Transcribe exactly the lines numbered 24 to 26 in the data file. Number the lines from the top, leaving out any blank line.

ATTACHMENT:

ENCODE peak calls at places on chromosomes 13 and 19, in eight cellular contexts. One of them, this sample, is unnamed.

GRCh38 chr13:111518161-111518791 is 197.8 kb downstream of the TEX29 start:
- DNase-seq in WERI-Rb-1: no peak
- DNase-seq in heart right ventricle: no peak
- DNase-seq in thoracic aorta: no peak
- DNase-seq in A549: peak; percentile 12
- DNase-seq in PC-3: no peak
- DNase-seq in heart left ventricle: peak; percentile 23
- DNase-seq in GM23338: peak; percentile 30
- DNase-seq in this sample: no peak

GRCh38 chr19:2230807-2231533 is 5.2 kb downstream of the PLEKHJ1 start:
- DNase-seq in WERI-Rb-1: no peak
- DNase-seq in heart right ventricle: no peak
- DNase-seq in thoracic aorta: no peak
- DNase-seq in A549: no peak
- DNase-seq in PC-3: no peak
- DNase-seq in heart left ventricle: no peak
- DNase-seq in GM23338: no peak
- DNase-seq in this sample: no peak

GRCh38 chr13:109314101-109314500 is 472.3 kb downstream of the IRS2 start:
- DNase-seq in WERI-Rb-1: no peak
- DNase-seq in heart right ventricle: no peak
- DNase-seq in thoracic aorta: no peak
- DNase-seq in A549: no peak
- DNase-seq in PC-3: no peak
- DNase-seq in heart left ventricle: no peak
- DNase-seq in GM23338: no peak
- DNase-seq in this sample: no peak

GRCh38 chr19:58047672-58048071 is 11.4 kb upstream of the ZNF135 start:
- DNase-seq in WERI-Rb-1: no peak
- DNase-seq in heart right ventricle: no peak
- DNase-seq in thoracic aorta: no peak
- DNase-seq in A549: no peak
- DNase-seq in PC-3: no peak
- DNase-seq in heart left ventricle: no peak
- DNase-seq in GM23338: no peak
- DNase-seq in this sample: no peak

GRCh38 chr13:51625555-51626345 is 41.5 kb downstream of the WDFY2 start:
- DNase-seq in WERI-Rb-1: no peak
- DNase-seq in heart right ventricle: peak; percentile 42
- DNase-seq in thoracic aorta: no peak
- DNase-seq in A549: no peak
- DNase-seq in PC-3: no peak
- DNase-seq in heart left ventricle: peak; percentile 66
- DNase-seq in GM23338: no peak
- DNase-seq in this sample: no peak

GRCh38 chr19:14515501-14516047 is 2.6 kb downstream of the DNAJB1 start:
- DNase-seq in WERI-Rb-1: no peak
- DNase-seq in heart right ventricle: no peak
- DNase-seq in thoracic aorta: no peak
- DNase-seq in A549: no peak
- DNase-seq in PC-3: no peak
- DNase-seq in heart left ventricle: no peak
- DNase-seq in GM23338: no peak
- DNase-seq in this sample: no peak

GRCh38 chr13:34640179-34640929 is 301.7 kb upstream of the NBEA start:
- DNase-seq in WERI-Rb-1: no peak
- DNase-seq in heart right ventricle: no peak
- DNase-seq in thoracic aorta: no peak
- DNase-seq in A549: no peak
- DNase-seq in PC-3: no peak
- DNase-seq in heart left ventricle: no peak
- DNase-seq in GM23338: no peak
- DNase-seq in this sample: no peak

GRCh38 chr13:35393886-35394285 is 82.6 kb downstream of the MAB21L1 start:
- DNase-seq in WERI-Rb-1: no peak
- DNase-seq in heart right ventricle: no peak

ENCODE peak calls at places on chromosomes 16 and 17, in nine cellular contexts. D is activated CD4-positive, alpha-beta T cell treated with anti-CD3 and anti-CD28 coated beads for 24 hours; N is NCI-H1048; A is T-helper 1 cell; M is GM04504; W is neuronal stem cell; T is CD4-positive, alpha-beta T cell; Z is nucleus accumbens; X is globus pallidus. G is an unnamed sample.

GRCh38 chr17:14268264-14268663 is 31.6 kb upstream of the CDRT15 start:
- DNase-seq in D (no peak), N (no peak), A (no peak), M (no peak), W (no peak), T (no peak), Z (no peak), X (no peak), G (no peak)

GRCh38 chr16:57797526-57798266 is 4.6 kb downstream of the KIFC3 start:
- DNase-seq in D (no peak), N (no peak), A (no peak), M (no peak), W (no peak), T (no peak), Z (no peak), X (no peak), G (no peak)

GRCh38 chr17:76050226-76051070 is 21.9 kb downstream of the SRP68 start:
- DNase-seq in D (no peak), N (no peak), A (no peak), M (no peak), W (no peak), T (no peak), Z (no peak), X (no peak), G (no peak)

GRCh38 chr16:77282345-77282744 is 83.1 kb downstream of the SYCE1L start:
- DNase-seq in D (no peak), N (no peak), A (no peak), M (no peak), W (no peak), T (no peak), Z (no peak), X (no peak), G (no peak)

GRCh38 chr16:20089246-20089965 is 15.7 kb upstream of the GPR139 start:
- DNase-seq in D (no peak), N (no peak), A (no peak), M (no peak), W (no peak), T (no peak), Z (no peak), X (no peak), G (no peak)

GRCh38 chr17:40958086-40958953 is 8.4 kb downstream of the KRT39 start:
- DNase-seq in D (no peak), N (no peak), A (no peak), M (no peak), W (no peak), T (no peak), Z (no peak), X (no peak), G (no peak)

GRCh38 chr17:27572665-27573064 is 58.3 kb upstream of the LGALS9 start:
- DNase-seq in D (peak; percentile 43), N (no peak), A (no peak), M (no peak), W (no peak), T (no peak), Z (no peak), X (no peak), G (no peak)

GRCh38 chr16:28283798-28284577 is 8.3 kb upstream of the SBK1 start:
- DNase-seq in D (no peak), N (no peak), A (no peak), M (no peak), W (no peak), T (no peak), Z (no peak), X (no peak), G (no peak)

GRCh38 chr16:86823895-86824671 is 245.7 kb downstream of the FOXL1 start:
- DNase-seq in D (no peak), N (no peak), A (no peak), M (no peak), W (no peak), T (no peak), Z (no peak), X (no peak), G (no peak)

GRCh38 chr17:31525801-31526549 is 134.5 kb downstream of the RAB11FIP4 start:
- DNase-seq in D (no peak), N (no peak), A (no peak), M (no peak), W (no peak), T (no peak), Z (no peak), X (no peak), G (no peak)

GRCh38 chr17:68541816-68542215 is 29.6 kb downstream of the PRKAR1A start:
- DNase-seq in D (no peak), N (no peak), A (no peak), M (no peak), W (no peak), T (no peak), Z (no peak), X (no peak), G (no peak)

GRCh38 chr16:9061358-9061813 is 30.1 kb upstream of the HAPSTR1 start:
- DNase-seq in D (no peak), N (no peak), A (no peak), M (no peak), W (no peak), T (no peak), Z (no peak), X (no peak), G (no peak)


- DNase-seq in A549: no peak
- DNase-seq in PC-3: no peak
- DNase-seq in heart left ventricle: no peak